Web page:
The past two years have created several challenges for folks everywhere. We have all experienced collective trauma due to the pandemic. Whether it was grief, fear, isolation or stress, many children and families have had to work through these experiences without a lot of support. A recent study by Mental Health America found that 71 percent of those surveyed turned to friends and family in times of stress. Now that many communities are slowly getting back to normal, it’s a great opportunity to reconnect with friends and family members who have remained distant through the pandemic.
Humans are social beings, we crave feeling supported, valued, and connected. The benefits of social connection are long reaching. It can;
· Increase happiness. One study found a key difference between very happy people and less-happy people was good relationships.
· Better health. Loneliness was associated with higher risk of high blood pressure in a recent study of older community members.
· A longer life. People with a strong social and community ties were two to three times less likely to die during a 9-year study.
Reconnecting with loved ones can support your mental health too! Talking to friends and family about mental health can be an opportunity to provide information, support, and guidance. Talking and learning about mental health can lead to, improved recognition of mental health problems, early treatment opportunities, and greater understanding and compassion.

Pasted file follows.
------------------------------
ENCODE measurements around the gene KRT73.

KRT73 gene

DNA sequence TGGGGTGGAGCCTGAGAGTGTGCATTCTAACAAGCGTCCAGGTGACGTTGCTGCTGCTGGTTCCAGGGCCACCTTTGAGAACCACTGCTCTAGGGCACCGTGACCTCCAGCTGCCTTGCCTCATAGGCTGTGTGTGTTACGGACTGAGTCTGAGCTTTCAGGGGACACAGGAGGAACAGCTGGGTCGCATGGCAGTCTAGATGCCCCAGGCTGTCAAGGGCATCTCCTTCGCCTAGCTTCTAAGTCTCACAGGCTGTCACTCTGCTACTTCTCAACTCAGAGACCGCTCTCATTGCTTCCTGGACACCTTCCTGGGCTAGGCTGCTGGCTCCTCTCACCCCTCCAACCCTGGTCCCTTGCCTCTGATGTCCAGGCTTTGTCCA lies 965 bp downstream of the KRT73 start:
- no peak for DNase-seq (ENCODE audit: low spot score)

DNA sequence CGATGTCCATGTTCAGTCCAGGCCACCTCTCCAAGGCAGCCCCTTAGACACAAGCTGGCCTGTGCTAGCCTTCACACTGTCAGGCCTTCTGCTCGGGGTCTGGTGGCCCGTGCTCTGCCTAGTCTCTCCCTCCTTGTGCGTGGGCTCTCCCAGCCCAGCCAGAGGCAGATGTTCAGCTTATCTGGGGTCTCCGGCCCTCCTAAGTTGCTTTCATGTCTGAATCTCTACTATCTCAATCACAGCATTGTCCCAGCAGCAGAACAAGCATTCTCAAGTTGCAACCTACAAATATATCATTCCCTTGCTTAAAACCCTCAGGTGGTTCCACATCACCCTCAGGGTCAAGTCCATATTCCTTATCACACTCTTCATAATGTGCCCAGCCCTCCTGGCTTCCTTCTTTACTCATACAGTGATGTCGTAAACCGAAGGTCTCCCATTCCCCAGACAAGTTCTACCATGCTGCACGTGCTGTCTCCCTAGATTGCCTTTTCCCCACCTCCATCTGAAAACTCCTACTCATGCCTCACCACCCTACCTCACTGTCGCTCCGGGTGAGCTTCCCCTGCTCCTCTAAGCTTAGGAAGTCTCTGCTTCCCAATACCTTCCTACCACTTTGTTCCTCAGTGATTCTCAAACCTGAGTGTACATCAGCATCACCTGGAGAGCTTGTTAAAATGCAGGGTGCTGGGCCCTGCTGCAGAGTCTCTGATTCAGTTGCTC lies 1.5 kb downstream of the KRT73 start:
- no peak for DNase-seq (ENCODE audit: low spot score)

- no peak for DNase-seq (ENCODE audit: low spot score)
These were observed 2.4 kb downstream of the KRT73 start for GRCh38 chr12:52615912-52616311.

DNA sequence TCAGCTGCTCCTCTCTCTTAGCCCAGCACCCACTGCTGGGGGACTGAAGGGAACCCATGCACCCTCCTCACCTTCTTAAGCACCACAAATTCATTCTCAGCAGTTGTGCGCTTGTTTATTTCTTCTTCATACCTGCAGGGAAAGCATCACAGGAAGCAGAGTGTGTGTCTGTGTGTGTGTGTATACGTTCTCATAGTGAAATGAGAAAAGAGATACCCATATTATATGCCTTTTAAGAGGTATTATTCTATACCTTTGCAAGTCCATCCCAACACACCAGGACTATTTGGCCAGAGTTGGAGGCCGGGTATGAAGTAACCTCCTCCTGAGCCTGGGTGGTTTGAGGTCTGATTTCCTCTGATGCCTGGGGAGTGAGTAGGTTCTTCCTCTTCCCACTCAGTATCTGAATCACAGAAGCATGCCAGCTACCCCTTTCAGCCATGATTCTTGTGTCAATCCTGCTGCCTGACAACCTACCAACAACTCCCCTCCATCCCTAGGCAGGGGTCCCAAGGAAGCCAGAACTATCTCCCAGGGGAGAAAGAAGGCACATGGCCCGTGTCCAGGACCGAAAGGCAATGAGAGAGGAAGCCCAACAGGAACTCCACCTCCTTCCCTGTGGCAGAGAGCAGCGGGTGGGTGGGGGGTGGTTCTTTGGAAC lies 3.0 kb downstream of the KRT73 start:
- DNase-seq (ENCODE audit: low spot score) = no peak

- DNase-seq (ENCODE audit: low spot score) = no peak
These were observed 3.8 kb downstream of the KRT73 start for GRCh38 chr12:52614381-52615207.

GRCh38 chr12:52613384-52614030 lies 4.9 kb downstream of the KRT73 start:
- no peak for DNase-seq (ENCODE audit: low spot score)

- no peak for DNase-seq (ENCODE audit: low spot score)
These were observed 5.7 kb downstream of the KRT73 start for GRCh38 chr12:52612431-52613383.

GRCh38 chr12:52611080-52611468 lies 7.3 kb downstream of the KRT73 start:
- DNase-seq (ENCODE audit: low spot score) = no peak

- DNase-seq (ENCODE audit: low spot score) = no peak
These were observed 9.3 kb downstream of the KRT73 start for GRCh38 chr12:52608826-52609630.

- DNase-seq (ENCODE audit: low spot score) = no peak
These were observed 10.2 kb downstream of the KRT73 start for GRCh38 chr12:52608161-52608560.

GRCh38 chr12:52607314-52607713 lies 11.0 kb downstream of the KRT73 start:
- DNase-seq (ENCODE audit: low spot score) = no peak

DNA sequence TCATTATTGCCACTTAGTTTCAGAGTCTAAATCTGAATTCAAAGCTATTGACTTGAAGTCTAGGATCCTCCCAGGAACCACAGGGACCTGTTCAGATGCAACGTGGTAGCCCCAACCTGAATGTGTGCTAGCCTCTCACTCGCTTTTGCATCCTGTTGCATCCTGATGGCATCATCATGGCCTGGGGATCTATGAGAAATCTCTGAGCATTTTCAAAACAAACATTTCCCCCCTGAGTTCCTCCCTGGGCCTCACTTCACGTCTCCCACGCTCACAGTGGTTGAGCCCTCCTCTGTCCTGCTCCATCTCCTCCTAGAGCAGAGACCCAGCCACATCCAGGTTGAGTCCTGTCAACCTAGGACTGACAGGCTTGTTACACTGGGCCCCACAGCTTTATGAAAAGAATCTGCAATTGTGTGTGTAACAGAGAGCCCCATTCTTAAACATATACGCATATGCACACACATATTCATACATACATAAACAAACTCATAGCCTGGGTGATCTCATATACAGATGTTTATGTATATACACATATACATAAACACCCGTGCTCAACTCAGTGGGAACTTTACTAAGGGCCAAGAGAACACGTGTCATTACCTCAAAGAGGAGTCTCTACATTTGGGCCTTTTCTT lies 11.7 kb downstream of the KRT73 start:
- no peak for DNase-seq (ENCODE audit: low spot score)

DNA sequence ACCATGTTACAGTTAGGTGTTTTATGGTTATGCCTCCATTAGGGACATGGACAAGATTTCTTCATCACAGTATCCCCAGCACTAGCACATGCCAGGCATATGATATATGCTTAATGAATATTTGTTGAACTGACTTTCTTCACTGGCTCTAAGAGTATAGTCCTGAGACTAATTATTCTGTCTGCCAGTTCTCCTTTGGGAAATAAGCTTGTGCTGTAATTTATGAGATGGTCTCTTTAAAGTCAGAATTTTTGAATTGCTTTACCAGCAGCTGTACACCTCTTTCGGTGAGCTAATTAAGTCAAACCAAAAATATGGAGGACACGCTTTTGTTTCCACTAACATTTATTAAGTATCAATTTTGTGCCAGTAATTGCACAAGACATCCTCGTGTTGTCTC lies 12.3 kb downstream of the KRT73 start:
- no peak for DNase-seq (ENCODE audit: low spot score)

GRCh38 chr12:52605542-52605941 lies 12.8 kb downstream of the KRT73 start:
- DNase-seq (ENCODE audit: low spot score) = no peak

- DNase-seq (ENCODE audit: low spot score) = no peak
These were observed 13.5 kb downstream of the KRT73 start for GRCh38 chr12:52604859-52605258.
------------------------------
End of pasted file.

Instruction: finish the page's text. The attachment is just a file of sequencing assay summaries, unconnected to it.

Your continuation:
If a friend or family member is showing signs that they’re struggling with mental health or they’re reaching out for help, you can offer support by;
- Finding out if the person is getting the care that he or she needs and wants—if not, connect him or her to help.
- Expressing your concern and support.
- Reminding your friend or family member that help is available and that mental health problems are normal and can be treated.
- Asking questions, listening to ideas, and being responsive when the topic of mental health problems come up.
- Reassuring them that you care.
- Offering to help them with everyday tasks.
- Including them in your plans—continue to invite them without being overbearing, even if they resist your invitations.
- Educating other people so they understand the facts about mental health and do not discriminate.
- Treating people who struggle mental health with respect, compassion, and empathy.
You can find a list of mental health resources, including several topics that specifically discuss the COVID-19 pandemic here.